Anti-left?

What does it mean to be a leftist?

Let me start by saying that this is a pretty wankertastic question. Who cares, right? I think a discussion of the merits of various Ray Price albums would lead us closer to a more just society. It’d also be more fun. Also the answer is of course Night Life.

Anyway, you’ll have to indulge me here in a question with which I hate to engage. Nothing has served the left less than cleaving off those who weren’t “left” enough to increasingly ideologically pure and small organizations. I guess the Weather Underground was pretty left all right. And they were 50 people whose major accomplishment was blowing a few of themselves up making a bomb. Great.

But if we were going to define the left, at least in this country, I guess I’d say that it would revolve around something like people who were committed to the eradication of social, political, economic, gender, sexual, and environmental inequality both in the United States and around the world through the use of a variety of means, ranging from an activist government to revolutionary cadres. I don’t know, maybe you’d have a different definition. By all means feel free to argue the point.

Anyway, I would certainly include myself in this definition of the left. I don’t really identify with liberalism per se. Liberals can most definitely be leftists although many are most certainly not. Now, my first rule of life is that no one’s description of themselves should be taken seriously. I think that’s a very good rule to live by. So your opinion about whether I am left or liberal or whatever is a lot more important than my own.

That said, I believe in pretty much the entire range of left-liberal ideas. That includes the entirety of the socialist welfare system of Europe, gay marriage, stringent environmental regulations, access to abortion, etc. I’d argue that I am far to the left of most self-described leftists on organized labor, largely because I think many of them just don’t care or see it is an anachronism. I am opposed to much of U.S. foreign policy. And yes, like most self-identified leftists, I am disgusted by the so-called war on terror, torture, the treatment of Bradley Manning, etc.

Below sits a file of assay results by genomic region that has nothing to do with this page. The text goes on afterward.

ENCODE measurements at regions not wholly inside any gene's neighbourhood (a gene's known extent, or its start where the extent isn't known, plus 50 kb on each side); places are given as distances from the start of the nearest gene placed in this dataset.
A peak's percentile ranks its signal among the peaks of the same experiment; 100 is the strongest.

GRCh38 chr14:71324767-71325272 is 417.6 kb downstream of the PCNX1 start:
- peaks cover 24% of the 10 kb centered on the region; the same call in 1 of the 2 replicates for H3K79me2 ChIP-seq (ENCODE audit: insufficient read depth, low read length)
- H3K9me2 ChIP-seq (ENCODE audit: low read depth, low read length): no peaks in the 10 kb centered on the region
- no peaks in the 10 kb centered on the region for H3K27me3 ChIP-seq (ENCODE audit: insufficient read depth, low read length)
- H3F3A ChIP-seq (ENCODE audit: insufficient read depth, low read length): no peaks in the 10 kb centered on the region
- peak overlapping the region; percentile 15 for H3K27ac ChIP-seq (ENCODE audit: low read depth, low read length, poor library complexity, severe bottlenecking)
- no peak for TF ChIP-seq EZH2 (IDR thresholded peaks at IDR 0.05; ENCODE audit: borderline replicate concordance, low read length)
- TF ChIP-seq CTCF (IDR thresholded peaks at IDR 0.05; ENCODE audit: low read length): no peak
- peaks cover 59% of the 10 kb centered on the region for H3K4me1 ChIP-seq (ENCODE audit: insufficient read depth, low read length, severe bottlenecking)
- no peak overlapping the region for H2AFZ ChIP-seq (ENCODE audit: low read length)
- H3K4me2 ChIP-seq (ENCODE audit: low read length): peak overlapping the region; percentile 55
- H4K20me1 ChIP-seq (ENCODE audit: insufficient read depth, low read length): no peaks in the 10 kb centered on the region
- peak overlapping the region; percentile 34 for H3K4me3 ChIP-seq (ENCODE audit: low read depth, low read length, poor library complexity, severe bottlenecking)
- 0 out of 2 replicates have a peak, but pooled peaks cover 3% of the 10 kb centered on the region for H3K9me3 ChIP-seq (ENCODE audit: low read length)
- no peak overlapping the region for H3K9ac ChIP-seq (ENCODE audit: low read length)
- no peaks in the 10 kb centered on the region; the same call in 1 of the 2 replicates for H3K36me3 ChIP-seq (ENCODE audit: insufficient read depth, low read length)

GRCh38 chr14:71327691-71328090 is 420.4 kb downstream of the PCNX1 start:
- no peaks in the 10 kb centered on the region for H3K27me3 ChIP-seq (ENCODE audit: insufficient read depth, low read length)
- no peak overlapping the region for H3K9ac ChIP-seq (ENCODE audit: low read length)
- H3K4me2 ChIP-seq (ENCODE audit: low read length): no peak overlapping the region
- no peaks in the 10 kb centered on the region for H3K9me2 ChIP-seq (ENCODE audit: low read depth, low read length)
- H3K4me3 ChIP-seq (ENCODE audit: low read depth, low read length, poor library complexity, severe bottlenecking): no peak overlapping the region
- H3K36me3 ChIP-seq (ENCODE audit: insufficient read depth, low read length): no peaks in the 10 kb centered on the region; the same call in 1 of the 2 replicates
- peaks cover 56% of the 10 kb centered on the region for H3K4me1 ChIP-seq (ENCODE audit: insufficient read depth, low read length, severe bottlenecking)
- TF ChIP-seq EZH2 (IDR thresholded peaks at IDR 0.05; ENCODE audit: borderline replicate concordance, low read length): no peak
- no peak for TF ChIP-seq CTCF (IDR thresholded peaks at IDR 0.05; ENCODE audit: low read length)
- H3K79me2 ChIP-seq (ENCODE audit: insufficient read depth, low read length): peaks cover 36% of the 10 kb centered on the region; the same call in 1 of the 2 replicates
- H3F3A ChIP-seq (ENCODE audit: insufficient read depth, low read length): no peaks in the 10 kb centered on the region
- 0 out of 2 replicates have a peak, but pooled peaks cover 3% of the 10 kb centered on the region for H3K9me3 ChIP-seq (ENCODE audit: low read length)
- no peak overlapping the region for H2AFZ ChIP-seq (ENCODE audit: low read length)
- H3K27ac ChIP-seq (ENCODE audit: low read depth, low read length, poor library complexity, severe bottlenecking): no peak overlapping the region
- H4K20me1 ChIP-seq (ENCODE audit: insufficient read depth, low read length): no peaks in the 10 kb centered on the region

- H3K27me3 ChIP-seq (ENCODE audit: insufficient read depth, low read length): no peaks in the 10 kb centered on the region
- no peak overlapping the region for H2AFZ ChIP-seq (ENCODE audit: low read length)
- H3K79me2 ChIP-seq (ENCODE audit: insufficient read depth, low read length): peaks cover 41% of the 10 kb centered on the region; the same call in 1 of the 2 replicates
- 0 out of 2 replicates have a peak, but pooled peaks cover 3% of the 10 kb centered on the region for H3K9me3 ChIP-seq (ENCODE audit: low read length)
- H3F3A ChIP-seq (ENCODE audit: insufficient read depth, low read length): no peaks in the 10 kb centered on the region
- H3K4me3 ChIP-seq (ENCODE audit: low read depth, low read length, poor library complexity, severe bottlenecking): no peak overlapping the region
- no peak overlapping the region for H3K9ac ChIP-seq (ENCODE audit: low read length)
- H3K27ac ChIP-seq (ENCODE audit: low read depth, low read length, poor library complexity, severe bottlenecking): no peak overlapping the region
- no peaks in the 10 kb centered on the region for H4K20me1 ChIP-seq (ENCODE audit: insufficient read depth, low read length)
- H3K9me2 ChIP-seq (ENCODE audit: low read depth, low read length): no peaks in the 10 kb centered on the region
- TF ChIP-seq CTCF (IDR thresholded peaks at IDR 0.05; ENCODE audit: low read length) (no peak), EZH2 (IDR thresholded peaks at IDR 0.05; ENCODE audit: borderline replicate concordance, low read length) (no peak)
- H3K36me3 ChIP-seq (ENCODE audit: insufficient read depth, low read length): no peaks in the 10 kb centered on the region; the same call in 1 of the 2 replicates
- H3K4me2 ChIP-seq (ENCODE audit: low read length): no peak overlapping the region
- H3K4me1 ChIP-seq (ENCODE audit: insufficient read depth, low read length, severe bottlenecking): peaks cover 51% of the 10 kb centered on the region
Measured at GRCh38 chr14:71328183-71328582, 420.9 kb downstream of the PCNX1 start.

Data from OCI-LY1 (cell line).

Now none of this is particularly notable. But I have other positions as well that would certainly be more controversial and pretty “left” I think. Here’s a list of 10.

1. Make recognition of the state of Israel dependent on moving the boundaries back to the 1967 lines and destroying the settlements.

2. Repeal the 2nd Amendment

3. A constitutional amendment to guarantee employment

4. A constitutional amendment to guarantee collective bargaining

5. Extend the most vigorous provisions of the Voting Rights Act of 1965 to the entire nation

6. A government ban on the harvesting of most fish with vigorous regulations and punishment provisions for violators

7. An 100% estate tax. You die, the government takes it all.

8. Pricing based upon percentage of income. You go to the gas pump–the price of gas is based upon last year’s income that would be encoded on a card you have to show.

9. U.S. companies can move overseas if they want–but the U.S. minimum wage applies to those workers. Also to contracted suppliers.

10. A constitutional guarantee to terminate a pregnancy, no questions asked.

I don’t really talk about these things much. Why? They are irrelevant. They are so far out of what is possible that why bother. Do they make me more of a leftist? Who cares.

The one area I am less convinced of the so-called leftist position is drones. Or DRONES!!!!!, to paraphrase those who are outraged by them. The only difference I can see between drones and the rest of the immorality of American militarism is that drones kill less people than human-piloted aircraft. I’ve yet to see anyone present a convincing case that drones are MORE immoral than other forms of warfare. They are immoral without a doubt. But the closest thing I’ve seen to a real argument about drones’ special immorality comes down to being like a video game and the fact that the opposition doesn’t have a chance to fight back against American soldiers. The first is a reality of our technological fetishism pervading our entire society, the latter grotesque. Please convince me why I am wrong.

That brings me to the real point here: Freddie deBoer.

de Boer’s comment to Scott’s post caused me to choke up my morning ice water (I don’t drink coffee, it’s gross):

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